POLITICS
05/05/2008 05:12 am ET Updated May 25, 2011

Clyburn On Bill Clinton: African Americans Have Lost A Lot Of Respect For Him

On the Thursday before the Pennsylvania primary, Bill Clinton spoke to a crowd of college students at a gymnasium in Lock Haven. The event was typical of the stops--forty-seven of them--that the former President had made in the state during the seven weeks leading up to the vote. Lock Haven is a small town (pop. 9,000), hours away from Pittsburgh or Philadelphia, and the crowd was modest (half the gym's floor space was empty). Within the campaign, Clinton's enthusiasm for rustling votes in these remote corners was a source of amusement. When I asked what he was doing on Election Day, a Clinton campaign adviser said, "I think he's leading a caravan of Wal-Mart greeters to the polls."...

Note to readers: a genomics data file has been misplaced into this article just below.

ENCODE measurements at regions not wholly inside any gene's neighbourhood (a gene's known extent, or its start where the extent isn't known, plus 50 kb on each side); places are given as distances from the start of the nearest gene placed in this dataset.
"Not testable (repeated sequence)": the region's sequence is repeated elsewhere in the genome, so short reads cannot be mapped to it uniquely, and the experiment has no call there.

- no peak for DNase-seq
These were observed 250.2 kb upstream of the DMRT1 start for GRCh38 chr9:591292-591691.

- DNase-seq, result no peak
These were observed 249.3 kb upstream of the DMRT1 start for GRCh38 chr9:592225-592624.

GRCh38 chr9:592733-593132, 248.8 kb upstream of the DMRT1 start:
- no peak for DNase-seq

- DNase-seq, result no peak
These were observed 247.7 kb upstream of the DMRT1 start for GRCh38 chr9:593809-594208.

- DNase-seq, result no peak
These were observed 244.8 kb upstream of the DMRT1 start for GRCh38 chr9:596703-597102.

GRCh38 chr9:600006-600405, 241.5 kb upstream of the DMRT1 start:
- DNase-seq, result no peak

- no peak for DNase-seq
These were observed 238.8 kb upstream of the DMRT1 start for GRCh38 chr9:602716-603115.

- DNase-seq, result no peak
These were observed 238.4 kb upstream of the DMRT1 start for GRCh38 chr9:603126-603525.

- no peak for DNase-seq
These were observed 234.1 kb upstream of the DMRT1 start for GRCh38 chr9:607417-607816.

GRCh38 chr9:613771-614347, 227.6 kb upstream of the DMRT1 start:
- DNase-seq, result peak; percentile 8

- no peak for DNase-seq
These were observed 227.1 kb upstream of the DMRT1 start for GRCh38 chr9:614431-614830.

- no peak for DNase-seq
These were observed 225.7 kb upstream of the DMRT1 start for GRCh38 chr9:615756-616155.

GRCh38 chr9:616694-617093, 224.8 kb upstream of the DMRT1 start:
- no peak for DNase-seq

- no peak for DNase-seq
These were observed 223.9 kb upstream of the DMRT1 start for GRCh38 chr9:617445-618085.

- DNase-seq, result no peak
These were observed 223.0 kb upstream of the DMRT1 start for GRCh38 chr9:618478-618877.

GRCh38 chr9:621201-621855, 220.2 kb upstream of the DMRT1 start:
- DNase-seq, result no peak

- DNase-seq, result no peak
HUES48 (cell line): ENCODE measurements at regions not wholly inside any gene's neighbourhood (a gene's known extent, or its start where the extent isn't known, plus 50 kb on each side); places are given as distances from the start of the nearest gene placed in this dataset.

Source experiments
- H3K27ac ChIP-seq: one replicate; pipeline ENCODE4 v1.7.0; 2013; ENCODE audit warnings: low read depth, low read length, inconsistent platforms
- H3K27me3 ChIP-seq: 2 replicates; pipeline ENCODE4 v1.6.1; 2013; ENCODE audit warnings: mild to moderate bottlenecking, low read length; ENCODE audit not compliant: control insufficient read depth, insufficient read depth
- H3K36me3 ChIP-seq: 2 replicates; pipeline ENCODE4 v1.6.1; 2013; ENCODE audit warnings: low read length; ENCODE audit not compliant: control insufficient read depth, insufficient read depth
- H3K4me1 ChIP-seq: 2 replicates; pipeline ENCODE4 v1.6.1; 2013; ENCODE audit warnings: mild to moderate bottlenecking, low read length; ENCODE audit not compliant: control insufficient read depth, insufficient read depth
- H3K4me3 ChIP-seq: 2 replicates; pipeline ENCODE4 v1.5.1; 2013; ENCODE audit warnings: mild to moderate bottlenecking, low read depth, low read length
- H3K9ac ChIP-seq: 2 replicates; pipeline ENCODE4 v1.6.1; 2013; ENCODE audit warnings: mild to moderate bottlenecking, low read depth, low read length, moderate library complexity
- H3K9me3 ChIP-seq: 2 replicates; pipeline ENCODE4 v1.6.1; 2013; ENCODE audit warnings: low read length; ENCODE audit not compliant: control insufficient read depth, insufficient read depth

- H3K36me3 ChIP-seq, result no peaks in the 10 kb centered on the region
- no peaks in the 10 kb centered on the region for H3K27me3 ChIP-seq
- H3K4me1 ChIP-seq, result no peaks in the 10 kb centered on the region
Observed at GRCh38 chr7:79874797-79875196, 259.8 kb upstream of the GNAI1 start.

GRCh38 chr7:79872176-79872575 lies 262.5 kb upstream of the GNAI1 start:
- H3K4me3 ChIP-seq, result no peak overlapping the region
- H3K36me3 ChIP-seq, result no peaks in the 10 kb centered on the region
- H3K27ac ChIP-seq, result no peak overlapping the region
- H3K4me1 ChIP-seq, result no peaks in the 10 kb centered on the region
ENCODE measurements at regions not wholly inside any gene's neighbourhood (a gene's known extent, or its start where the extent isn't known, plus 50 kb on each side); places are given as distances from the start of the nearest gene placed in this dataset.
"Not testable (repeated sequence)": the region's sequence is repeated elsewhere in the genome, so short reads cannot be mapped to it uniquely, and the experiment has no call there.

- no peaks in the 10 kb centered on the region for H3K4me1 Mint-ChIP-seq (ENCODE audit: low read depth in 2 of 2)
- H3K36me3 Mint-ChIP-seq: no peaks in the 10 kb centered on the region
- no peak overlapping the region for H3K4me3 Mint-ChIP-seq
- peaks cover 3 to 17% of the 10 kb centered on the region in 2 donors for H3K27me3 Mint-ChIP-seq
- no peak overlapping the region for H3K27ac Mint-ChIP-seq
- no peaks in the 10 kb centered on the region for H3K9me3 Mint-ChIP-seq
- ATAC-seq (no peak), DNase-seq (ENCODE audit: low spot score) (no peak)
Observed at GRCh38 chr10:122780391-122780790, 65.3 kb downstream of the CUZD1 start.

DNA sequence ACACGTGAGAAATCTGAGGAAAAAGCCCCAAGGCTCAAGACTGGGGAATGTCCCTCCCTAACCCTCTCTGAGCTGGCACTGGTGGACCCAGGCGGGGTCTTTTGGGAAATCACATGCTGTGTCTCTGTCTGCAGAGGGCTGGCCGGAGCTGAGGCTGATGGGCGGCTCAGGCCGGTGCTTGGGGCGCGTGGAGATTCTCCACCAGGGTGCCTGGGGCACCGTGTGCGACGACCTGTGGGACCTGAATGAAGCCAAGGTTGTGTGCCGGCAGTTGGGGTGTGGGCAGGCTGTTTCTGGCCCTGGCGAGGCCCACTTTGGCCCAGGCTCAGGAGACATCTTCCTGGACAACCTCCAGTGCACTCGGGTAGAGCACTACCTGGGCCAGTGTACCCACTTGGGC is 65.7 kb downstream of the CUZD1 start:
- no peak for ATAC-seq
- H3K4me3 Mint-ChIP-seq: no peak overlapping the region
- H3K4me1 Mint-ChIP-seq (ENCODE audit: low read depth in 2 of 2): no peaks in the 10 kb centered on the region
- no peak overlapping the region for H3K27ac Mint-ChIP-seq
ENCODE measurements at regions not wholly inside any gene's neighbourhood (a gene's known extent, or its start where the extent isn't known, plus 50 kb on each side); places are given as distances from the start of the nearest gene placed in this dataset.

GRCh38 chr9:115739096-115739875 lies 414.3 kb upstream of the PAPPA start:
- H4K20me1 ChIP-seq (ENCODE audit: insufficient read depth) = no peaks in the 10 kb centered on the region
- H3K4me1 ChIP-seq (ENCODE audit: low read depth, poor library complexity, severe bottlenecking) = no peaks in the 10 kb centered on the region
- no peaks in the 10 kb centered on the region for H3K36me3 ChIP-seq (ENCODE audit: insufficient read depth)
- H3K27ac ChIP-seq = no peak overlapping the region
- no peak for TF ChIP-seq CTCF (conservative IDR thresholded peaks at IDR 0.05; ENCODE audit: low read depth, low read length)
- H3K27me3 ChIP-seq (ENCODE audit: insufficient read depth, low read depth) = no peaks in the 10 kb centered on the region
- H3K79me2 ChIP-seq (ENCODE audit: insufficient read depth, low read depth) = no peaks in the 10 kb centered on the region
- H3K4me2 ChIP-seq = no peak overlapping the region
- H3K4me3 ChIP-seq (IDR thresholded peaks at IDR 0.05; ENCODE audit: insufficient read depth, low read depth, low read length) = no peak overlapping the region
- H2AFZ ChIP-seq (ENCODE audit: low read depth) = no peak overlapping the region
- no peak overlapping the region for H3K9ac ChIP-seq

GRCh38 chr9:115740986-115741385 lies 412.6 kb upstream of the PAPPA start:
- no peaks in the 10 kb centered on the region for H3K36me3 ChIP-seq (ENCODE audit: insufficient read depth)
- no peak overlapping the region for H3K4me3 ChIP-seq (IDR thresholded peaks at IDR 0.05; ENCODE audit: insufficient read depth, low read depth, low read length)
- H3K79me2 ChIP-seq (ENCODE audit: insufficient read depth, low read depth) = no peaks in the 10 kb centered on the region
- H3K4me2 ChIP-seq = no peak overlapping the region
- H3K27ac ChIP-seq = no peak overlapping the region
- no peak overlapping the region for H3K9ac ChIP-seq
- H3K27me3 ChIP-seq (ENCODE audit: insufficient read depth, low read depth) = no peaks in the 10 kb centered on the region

When Hillary Clinton's Presidential campaign was launched, in January, 2007, her supporters feared that Bill would overshadow her, as he had when they both spoke at the funeral of Coretta Scott King, a year earlier. Now the constant fear is that he will embarrass her. When he makes news, it is rarely a good day for his spouse. Whether he was publicly comparing Barack Obama's primary victory in South Carolina to Jesse Jackson's campaigns in the eighties or privately, and apoplectically, complaining that Bill Richardson broke his word by endorsing Obama, every story has seemed to reinforce an image of Clinton as a sort of ill-tempered coot driven a little mad by Obama's success. "I think this campaign has enraged him," the adviser told me. "He doesn't like Obama." In private conversations, he has been dismissive of his wife's rival. James Clyburn, an African-American congressman from South Carolina, told me that Clinton called him in the middle of the night after Obama won that state's primary and raged at him for fifty minutes. "It's pretty widespread now that African-Americans have lost a whole lot of respect for Bill Clinton," Clyburn said.

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